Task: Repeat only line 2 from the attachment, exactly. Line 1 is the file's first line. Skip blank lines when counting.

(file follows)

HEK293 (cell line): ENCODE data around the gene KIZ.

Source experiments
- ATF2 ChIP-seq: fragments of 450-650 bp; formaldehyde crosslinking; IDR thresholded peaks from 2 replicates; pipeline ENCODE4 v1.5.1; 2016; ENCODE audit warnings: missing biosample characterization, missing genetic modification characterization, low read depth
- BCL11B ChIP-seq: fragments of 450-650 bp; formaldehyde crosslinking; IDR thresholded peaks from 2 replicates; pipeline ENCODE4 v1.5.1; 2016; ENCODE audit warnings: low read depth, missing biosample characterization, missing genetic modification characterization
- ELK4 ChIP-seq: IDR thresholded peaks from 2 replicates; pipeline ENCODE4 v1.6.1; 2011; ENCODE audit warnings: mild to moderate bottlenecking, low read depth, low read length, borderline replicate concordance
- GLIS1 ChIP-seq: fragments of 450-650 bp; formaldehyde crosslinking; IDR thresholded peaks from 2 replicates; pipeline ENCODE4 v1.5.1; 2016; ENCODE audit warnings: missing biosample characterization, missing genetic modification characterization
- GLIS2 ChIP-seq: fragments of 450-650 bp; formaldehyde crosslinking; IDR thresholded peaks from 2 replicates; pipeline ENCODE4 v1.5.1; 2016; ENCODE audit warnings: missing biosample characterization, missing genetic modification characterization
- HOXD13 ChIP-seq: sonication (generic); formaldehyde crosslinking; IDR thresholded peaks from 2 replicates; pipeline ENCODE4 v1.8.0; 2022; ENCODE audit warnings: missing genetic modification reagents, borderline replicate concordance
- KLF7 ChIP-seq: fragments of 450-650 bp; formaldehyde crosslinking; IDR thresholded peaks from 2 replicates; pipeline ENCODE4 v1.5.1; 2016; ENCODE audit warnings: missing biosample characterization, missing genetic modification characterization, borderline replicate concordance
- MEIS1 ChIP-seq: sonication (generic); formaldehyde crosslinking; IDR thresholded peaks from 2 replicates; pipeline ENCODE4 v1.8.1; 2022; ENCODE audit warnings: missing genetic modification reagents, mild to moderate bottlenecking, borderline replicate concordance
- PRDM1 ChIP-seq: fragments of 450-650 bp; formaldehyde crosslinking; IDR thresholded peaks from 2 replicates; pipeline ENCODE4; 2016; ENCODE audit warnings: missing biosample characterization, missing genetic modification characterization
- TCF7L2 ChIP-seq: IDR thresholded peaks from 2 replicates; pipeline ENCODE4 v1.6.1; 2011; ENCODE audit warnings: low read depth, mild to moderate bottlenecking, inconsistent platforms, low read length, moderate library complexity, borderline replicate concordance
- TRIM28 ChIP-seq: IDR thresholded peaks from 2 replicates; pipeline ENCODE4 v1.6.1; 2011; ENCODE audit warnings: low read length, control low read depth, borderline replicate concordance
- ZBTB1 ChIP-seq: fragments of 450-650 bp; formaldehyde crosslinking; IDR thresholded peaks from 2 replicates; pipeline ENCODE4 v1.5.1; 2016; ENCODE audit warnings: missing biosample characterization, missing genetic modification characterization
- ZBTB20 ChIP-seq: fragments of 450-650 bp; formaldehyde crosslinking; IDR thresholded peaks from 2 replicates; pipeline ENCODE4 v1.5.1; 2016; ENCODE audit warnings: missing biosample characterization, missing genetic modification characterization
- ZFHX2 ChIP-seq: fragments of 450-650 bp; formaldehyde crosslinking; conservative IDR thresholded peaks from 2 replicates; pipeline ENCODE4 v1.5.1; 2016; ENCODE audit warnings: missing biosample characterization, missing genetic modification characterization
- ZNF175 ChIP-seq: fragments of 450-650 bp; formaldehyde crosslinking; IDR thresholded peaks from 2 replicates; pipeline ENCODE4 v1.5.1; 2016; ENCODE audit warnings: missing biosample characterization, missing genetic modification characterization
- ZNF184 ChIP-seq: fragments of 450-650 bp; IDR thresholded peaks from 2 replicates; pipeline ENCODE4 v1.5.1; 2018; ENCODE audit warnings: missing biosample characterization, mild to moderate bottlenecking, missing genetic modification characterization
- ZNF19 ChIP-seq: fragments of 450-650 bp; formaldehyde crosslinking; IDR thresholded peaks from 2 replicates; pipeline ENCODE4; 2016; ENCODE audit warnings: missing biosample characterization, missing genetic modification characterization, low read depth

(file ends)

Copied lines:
Source experiments